Ryan Adams - Ashes & Fire
There are a number of media publications who are describing Ryan Adams’ new release, Ashes & Fire, as a ‘return to form.’ However, this record is actually an entirely logical continuation of the road Adams has travelled for his last three records (including 2007’s Easy Tiger and 2008’s Cardinology): increasingly adult-contemporary, increasingly gleaming production, and increasingly devoid of personality. Of course, these are all things we said when we heard Easy Tiger for the first time; that record feels like a golden age now. It’s not so much that Ashes & Fire is a bad record; what’s here is entirely fine. The problem is that what’s not here makes this Adams’ least essential record since Rock ‘n Roll.
Critics have referred to Ashes & Fire as a “roots record,” and have suggested that previous releases Love Is Hell, 29, andEasy Tiger were ‘uninteresting’ by comparison. First of all, can it be a “roots record” when it features a string quartet, piano and backing vocals from Norah Jones, and classy-to-a-fault production from legendary Beatles studio hand Glyn Johns? At this point, much like The Decemberists after their misstep The Hazards of Love, nothing would sound better coming from Adams than a genuine roots record. Secondly, 29 told stories that were more compelling and interestingly told than anything on Ashes & Fire. While Easy Tiger was most definitely an adult contemporary record, that album was still twice as interesting as this one is. Songs like ‘Two’ still packed a raw emotional punch missing from this album, while songs like ‘Goodnight Rose’ had a greater musical urgency than anything on Ashes & Fire. Even a song like ‘Oh My God, Whatever, Etc.’, just by virtue of its title, contained more personality than anything you’ll find on this album.
While the smoky ‘Dirty Rain’ and deceptively sunny first single ‘Lucky Now’ are both standouts, nothing else here comes close. What remains are nine down-tempo songs featuring immaculate vocals, but little else; no real stories, no real musical or lyrical tension, and no real personality. Now, instead of writing songs with lyrics only Adams could come up with (the ultimate still being 29’s “motherless son of a bitch”), he’s rhyming “inside” with “outside,” and “oceanside” with “riverside.” There’s nothing inherently wrong with an album of down-tempo songs featuring Norah Jones, but if they’re going to be compelling, they need to have greater conceptual and emotional depth than “Nobody has to cry / to make it seem real / nobody has to hide / the way that they feel,” or “Hear me say / hear me say this to you / I’ll stand by your side / and see you through.”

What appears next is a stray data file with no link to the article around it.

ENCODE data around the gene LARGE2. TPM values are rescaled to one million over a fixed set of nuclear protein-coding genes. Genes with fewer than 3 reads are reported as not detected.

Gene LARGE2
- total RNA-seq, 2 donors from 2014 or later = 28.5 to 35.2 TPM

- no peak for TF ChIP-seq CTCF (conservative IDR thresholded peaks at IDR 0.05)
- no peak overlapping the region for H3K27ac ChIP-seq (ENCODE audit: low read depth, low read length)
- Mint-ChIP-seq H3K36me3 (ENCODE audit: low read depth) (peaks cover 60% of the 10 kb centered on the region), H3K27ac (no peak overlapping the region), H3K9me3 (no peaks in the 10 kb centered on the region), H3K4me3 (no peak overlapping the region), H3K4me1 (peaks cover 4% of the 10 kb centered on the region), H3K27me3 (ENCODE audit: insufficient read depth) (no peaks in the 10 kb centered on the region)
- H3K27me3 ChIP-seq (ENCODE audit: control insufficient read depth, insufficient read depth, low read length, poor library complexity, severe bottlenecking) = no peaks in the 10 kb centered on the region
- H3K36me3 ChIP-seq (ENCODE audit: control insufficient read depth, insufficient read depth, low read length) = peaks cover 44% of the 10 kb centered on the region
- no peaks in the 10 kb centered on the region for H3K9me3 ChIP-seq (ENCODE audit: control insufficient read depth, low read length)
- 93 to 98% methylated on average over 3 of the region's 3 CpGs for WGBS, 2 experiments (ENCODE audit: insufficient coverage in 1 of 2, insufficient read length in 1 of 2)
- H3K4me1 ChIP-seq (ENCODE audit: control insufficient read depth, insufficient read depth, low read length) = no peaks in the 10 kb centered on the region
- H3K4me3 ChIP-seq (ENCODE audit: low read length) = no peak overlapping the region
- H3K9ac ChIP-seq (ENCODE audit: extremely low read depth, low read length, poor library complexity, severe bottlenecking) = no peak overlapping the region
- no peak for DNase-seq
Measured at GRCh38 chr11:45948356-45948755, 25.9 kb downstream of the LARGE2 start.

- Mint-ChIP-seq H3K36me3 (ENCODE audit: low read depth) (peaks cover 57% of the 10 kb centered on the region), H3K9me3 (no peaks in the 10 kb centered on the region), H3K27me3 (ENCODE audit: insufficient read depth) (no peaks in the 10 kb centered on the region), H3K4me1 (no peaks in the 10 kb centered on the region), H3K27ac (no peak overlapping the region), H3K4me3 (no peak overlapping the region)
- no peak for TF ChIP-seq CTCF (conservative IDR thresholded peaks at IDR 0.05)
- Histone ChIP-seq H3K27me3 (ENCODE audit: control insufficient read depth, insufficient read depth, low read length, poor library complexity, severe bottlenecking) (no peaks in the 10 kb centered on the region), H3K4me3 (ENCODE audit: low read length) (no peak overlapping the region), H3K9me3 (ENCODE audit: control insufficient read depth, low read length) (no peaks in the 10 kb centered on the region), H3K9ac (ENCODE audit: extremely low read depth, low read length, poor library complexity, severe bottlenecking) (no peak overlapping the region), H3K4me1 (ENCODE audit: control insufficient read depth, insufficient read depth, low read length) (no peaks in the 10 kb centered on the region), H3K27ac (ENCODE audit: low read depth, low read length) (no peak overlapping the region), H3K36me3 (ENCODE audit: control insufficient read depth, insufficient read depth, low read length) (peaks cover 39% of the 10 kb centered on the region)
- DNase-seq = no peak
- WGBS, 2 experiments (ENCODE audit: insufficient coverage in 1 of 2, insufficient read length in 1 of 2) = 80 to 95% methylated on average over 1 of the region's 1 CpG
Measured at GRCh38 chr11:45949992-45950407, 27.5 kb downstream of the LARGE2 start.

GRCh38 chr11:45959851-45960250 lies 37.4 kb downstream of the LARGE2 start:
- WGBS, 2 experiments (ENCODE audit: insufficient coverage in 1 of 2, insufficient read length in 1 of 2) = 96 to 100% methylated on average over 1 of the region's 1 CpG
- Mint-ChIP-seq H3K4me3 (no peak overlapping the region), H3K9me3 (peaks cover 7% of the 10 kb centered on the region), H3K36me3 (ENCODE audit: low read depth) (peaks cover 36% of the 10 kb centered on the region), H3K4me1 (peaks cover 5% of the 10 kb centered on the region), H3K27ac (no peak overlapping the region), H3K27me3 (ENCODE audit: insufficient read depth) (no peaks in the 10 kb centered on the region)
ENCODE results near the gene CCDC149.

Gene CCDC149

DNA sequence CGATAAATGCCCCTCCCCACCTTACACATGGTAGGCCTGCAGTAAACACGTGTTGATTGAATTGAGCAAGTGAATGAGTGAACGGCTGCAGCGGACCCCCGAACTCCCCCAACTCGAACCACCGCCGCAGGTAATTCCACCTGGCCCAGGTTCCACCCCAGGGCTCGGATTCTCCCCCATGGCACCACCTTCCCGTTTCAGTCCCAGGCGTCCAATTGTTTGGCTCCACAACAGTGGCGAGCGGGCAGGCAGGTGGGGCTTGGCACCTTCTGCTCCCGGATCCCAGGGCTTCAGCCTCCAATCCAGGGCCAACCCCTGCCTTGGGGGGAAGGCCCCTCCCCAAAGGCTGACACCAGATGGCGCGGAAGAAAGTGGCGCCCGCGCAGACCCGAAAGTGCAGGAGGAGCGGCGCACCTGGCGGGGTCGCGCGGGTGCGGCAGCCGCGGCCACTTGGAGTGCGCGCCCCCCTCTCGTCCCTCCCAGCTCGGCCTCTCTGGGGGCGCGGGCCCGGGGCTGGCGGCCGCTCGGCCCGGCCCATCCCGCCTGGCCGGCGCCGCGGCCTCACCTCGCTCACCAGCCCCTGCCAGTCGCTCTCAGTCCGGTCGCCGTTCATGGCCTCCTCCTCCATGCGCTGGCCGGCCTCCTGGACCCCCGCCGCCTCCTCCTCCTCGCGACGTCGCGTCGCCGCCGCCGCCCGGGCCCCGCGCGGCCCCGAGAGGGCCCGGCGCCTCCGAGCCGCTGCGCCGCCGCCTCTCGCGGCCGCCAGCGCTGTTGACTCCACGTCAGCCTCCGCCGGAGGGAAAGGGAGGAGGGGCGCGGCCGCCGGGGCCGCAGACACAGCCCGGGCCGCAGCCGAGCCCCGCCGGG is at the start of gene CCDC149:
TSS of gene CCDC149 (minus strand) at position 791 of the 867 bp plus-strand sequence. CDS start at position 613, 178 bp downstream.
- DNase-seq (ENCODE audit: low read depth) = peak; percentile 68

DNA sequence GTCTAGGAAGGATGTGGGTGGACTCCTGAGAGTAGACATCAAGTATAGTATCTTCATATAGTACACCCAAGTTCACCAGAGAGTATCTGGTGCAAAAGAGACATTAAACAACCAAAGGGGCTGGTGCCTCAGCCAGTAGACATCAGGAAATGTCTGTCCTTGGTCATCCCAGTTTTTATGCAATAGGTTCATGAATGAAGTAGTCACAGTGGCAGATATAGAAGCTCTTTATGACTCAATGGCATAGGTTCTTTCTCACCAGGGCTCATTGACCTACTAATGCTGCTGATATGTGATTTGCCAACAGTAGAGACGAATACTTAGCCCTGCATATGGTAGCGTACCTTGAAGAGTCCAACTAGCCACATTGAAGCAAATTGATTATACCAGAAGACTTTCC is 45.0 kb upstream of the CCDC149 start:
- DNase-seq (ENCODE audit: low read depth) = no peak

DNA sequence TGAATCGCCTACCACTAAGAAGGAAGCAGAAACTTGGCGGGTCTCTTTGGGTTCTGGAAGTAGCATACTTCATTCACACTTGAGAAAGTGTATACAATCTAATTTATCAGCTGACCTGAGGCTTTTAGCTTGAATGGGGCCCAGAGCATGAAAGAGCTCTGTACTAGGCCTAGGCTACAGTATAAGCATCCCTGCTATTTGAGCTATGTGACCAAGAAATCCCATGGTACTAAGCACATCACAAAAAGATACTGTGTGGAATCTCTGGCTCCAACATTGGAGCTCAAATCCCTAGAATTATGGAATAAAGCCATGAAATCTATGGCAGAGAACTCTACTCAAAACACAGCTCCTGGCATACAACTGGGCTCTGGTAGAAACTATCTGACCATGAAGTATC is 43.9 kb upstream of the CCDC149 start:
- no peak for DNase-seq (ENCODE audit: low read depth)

When Rock ‘N Roll came out, Adams took considerable heat (yes, from the likes of me) for affecting a personality; it felt self-evident at the time that Adams was constantly in character, and maybe the biggest criticism of his work at the time was that we didn’t know the real Ryan Adams. The problem is that, as more and more personality disappears from Adams’ work, we’re left to admit that if pretending is the price of being interesting, some artists would be better off paying it. Rock ‘n Rollwas rightfully viewed as the worst record of Adams’ career; the problem was that it was (deliberately?) awful; the problem with Ashes & Fire is that it’s…boring.
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on 2011-10-17 tosnob Said:
While there are a few songwriters who can keep up with the sheer volume of output that we get from Ryan Adams, none of them can really claim to release as much quality material as him. On October 11th Adams returns with another new studio album, Ashes & Fire.
Adams is definitely in a country headspace this time around. There's a relaxed quality to this collection. Even though he's still singing about pain, it's almost as though he's made peace with that. On the album opener, "Dirty Rain", he's in full Gram Parsons mode, singing about hopelessness, but seemingly accepting his fate without much of a fight.
One expects Adams' songs to be generally introspective. That's even more the case on the new record. The sparse, understated arrangements on a song like "Come Home" serves to magnify that.
"Chains of Love", with a bold string arrangement, sets itself apart, as does the title track, which features a saloon-style piano part. A gorgeous harmony vocal laid down by Norah Jones makes "Kindness" one of Adams' most heart-breakingly lovely songs to date, only perhaps, outdone by the album closer "I Love You But I Don't Know What To Say".
The problem I have with albums that take too mellow and personal an approach is that the songs tend to blend into one another. Ashes & Fire definitely suffer from that. Too many of these songs sound too much alike (and too much like Adams' past output) to burn themselves into your memory. As a result this is an album that takes a heck of a lot of commitment from the listener.
Diehard Ryan Adams fans are going to love this album. Those who are more casual fans will feel like we've heard all of this before from him.